These limitations of legacy technology that worsen the challenge that organisations have in managing their ever-growing data proliferation are only going to get worse as new applications and technology are adopted.
However, the more alarming challenge lies in protecting business data against the rapid growth and evolution of ransomware that seeks to disrupt and destroy business continuity by attacking data. Concerningly, EY’s 2021 Global Information Security Survey (GISS) has found that defences to mitigate ransomware were a sticking point for over half of Asia-Pacific businesses.
While organisations in Asia-Pacific may be capable of defending against the relative lack of sophistication that is typical of the first level or evolution of ransomware attacks (Ransomware 1.0), which can be mitigated with traditional backup and recovery solutions, the second and third evolutions of ransomware — commonly seen today — require greater capabilities than legacy data management technology provides to mitigate their devastating effects and maintain cyber resilience.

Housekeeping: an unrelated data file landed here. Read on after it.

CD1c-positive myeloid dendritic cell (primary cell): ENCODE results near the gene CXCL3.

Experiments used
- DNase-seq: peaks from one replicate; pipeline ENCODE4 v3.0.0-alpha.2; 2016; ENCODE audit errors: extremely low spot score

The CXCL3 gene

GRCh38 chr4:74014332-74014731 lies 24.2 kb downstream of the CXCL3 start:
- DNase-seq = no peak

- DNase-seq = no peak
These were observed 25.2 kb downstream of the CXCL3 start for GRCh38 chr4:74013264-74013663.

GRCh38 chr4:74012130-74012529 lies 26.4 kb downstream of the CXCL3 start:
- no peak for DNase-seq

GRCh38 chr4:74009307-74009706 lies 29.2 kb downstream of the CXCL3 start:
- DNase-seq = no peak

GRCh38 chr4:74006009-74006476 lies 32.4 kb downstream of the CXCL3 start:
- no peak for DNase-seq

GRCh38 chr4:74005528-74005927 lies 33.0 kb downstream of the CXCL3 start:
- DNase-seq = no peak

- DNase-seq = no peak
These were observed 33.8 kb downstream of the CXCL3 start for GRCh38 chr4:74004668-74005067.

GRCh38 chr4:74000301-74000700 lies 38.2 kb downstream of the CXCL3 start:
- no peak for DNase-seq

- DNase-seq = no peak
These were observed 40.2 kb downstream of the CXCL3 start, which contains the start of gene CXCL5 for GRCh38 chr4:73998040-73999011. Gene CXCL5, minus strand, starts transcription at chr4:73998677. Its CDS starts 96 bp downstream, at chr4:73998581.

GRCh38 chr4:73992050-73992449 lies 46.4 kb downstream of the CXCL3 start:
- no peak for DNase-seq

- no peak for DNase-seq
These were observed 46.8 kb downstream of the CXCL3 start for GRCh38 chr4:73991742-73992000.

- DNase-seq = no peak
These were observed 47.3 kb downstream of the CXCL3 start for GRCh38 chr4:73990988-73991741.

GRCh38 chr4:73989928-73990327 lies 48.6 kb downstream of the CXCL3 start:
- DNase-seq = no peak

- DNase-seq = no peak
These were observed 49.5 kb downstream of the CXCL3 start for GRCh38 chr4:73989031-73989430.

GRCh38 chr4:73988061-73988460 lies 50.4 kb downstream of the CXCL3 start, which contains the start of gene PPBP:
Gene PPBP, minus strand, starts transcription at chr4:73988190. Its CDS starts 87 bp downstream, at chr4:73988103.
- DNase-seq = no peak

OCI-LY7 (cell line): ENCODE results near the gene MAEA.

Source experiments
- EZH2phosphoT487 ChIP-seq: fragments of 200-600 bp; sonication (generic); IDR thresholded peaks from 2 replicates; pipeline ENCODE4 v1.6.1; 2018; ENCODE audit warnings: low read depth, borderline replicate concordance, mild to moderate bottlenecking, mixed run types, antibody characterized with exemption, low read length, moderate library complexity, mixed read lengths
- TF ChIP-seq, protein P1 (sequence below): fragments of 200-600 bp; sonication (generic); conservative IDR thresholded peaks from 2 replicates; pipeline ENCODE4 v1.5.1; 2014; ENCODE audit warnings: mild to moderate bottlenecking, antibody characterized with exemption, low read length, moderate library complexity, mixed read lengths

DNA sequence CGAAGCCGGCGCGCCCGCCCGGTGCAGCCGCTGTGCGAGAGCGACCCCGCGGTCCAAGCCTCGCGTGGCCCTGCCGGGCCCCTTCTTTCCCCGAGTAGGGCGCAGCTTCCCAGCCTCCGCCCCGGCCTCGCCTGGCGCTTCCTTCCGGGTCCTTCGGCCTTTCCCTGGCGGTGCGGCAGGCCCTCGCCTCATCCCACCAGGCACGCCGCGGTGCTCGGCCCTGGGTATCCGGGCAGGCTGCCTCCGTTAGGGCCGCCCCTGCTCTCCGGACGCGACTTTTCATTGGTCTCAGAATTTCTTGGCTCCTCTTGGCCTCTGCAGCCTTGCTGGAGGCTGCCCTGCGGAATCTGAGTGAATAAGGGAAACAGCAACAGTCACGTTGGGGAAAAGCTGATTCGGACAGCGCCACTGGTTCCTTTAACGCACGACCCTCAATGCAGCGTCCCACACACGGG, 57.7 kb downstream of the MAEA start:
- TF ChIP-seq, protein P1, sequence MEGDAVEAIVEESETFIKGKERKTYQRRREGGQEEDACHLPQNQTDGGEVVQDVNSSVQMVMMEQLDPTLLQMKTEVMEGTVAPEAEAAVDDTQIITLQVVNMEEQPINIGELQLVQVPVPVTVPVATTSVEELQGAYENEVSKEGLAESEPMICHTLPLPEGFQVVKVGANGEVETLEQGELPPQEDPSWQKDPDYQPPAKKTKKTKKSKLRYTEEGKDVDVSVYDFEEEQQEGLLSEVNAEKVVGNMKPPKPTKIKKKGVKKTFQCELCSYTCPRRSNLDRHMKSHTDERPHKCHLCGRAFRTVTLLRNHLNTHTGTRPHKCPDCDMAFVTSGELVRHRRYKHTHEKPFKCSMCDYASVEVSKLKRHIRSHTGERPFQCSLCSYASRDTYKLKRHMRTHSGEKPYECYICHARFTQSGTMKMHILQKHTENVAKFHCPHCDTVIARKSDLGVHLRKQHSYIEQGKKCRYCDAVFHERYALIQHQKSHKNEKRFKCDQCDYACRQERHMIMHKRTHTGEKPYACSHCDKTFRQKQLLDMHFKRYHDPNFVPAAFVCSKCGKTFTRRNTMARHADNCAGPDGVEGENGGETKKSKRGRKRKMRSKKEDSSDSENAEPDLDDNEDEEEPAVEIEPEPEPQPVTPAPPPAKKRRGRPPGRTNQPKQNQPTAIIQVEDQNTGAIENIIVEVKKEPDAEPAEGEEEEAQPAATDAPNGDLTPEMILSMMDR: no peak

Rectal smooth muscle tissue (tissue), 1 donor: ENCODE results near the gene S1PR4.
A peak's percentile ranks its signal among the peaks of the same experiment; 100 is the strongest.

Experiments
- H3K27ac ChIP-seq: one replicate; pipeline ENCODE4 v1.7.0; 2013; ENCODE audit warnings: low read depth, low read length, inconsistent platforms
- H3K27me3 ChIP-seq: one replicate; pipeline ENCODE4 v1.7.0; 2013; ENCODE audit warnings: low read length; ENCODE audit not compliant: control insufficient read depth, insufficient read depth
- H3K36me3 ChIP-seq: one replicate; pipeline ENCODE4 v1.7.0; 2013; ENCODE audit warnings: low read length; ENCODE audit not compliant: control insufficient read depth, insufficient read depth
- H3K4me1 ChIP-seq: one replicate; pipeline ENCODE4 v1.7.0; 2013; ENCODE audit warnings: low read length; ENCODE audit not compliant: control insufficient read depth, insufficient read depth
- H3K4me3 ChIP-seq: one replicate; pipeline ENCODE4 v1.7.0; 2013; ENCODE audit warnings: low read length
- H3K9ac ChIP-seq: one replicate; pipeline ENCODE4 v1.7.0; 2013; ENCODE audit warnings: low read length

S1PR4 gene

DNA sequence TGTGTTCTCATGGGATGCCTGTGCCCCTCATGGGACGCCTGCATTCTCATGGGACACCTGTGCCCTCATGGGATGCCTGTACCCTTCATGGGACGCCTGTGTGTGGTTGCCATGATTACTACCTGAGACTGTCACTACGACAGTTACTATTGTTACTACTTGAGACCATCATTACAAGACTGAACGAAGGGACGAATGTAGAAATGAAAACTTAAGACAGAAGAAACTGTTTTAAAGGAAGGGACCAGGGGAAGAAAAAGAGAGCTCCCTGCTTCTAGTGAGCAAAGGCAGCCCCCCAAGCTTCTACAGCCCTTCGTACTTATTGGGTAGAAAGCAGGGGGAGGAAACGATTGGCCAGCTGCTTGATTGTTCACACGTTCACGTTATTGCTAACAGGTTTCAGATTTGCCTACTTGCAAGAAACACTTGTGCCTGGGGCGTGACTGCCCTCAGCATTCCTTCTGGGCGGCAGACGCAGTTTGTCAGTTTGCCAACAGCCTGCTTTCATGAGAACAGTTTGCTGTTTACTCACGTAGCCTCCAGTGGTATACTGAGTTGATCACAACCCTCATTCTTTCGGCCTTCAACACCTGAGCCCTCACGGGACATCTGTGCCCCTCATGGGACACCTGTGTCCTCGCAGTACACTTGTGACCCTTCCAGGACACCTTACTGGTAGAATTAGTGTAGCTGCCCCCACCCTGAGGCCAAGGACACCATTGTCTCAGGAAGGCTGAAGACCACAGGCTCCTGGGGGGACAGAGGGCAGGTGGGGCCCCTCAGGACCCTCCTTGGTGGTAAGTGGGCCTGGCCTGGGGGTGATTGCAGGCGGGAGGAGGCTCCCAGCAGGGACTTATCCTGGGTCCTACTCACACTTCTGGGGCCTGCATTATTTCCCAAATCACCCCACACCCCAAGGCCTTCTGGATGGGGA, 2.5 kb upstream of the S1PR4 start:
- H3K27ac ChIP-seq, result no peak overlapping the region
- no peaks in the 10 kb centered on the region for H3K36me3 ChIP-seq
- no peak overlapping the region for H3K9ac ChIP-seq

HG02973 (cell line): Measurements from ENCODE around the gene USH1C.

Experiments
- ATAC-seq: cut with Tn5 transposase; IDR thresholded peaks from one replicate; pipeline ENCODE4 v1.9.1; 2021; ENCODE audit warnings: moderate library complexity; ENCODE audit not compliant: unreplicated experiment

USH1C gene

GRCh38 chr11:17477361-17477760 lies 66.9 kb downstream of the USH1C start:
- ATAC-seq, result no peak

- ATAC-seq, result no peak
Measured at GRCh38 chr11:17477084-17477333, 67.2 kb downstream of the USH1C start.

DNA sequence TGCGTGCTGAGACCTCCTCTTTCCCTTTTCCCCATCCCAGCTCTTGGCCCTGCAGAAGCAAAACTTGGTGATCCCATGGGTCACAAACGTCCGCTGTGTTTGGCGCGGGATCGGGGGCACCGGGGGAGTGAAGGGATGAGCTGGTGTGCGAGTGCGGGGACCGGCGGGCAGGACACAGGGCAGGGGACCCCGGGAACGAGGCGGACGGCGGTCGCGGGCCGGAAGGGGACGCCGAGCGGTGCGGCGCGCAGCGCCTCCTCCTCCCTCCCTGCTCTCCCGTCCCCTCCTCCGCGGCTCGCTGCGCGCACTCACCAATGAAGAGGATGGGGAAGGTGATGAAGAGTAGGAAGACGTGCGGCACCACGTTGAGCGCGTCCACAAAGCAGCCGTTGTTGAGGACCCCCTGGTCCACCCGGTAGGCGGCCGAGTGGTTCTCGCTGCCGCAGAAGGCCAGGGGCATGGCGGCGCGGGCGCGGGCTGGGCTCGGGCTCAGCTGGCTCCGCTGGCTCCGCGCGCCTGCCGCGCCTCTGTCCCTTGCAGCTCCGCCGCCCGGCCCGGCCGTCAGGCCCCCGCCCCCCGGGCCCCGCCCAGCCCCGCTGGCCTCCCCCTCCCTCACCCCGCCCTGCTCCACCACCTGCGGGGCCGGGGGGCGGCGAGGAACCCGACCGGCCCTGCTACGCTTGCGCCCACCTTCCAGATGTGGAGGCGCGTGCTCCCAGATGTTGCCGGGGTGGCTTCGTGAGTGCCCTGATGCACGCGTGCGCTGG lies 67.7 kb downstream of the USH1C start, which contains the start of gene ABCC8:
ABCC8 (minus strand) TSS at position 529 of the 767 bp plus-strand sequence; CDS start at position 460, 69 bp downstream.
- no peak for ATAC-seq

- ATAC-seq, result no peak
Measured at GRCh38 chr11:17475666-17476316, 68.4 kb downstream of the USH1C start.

The second evolution of ransomware attacks (Ransomware 2.0) focuses on destroying backups first, then encrypting production data. This type of attack is designed to reduce the target’s ability to recover operations from backups, which limit the attacker’s ability to demand ransom. More recently, in the third evolution of Ransomware (Ransomware 3.0), the ransomware attacks are focused on encrypting, exfiltrating or stealing data to expose the data to sell it unlawfully as part of double extortion schemes.
Stopping attackers that employ sophisticated tactics and evolving ransomware approaches requires next-gen data management capabilities, including alignment with zero-trust security principles, leveraging of AI-powered insights and anomaly detection, and integration with third-party security solutions.